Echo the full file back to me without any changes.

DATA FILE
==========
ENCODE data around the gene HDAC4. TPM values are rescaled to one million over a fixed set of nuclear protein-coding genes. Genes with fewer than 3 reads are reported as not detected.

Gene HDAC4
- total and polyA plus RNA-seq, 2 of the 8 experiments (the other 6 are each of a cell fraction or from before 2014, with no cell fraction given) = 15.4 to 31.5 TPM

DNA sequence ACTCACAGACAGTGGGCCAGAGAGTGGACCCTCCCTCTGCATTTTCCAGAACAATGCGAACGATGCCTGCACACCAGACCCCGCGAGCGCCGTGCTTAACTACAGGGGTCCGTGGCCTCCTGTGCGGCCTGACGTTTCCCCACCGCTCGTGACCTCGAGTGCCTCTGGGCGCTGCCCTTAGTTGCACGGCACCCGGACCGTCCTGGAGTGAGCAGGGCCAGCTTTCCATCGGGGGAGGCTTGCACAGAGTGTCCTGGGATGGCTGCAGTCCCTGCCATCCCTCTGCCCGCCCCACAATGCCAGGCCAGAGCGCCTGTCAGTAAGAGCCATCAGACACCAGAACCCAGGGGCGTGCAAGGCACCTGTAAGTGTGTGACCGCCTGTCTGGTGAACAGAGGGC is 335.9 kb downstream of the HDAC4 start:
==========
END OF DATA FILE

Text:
ENCODE data around the gene HDAC4. TPM values are rescaled to one million over a fixed set of nuclear protein-coding genes. Genes with fewer than 3 reads are reported as not detected.

Gene HDAC4
- total and polyA plus RNA-seq, 2 of the 8 experiments (the other 6 are each of a cell fraction or from before 2014, with no cell fraction given) = 15.4 to 31.5 TPM

DNA sequence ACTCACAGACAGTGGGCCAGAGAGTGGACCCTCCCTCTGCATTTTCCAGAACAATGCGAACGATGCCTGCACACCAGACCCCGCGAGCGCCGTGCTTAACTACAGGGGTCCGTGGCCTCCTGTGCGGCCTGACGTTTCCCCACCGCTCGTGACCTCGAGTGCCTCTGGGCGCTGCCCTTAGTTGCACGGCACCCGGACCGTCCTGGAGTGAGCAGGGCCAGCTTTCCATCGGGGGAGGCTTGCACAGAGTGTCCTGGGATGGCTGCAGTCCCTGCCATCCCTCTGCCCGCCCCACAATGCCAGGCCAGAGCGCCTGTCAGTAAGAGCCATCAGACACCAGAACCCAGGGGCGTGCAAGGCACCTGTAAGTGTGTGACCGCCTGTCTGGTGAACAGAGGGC is 335.9 kb downstream of the HDAC4 start: